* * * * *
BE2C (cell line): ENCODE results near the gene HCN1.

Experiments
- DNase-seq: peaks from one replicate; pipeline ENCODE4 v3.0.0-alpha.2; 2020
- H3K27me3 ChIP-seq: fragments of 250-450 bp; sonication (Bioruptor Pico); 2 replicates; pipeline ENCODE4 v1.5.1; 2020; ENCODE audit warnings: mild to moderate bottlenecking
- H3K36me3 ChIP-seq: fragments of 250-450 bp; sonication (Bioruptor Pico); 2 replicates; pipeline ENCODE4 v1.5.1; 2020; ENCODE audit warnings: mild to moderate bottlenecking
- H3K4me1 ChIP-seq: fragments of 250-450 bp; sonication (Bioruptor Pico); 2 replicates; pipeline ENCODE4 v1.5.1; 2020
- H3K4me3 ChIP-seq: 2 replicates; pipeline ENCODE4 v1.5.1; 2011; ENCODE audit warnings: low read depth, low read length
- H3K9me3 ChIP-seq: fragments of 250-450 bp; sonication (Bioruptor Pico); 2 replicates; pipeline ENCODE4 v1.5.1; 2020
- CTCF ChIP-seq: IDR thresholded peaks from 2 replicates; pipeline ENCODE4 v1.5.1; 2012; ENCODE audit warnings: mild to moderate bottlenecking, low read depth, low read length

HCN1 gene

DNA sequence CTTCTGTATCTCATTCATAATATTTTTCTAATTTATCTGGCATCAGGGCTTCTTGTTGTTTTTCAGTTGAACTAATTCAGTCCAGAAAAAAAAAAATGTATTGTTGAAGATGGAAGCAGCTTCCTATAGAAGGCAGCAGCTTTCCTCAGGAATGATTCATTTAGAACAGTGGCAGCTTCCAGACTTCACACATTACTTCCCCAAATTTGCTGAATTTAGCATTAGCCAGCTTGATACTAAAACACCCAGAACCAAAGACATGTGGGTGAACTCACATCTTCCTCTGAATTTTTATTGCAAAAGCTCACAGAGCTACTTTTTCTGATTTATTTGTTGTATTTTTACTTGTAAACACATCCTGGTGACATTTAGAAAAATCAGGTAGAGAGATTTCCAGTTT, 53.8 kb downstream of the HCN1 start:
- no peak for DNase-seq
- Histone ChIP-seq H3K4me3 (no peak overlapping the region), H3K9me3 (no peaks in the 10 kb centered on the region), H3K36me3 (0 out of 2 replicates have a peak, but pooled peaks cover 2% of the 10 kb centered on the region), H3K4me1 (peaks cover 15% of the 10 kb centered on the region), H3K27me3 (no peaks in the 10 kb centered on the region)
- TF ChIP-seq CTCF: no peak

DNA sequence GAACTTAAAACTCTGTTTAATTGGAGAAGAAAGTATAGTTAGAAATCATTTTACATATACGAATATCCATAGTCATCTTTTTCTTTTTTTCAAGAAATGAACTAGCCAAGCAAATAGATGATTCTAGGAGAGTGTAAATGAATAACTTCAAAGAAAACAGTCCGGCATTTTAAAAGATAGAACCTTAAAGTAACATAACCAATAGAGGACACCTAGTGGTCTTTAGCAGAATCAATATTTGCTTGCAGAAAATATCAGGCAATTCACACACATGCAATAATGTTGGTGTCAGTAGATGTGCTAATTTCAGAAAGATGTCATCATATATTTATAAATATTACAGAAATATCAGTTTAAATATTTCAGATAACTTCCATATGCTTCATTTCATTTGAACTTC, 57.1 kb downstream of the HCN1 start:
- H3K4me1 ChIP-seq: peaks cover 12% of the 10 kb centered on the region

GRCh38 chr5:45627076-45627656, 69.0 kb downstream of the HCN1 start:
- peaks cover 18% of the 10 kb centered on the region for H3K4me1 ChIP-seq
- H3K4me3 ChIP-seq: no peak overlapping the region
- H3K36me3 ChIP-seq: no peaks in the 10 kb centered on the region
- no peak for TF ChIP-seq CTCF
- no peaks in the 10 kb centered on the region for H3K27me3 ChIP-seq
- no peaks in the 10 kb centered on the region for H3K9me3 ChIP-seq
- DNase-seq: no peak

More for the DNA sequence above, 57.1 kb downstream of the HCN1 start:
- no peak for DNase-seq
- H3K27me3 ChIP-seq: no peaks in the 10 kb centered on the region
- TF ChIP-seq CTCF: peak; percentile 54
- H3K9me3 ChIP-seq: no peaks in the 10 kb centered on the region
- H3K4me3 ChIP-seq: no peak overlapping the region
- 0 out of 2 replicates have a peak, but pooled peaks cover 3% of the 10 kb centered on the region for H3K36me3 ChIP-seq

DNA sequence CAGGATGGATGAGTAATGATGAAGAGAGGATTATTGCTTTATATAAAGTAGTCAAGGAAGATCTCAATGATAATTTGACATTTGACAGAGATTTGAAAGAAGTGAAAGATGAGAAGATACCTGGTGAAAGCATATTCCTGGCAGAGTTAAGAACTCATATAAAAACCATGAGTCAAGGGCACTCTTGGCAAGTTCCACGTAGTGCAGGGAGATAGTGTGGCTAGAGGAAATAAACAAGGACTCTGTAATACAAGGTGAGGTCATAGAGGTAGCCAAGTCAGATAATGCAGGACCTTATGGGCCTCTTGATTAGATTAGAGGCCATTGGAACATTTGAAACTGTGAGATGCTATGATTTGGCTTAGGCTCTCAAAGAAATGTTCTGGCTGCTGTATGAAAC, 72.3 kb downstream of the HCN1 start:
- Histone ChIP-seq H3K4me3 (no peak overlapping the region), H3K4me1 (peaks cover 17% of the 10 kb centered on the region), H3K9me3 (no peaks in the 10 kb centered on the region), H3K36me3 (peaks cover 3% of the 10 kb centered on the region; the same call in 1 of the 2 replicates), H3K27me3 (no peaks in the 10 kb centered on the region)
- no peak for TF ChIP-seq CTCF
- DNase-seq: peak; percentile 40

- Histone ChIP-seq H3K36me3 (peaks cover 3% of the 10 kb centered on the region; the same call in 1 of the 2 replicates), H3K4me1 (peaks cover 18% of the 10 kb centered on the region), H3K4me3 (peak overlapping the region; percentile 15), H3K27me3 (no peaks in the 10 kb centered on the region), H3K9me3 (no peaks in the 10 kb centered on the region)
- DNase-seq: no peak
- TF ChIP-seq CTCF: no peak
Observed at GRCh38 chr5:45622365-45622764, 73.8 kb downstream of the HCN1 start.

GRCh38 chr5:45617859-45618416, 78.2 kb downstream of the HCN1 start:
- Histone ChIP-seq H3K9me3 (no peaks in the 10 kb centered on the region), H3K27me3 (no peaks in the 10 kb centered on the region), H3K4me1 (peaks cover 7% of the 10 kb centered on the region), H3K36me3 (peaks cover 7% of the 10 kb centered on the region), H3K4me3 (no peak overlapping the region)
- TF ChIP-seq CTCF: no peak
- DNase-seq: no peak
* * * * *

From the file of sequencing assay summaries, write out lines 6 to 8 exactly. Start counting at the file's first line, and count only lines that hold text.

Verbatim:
- H3K4me1 ChIP-seq: fragments of 250-450 bp; sonication (Bioruptor Pico); 2 replicates; pipeline ENCODE4 v1.5.1; 2020
- H3K4me3 ChIP-seq: 2 replicates; pipeline ENCODE4 v1.5.1; 2011; ENCODE audit warnings: low read depth, low read length
- H3K9me3 ChIP-seq: fragments of 250-450 bp; sonication (Bioruptor Pico); 2 replicates; pipeline ENCODE4 v1.5.1; 2020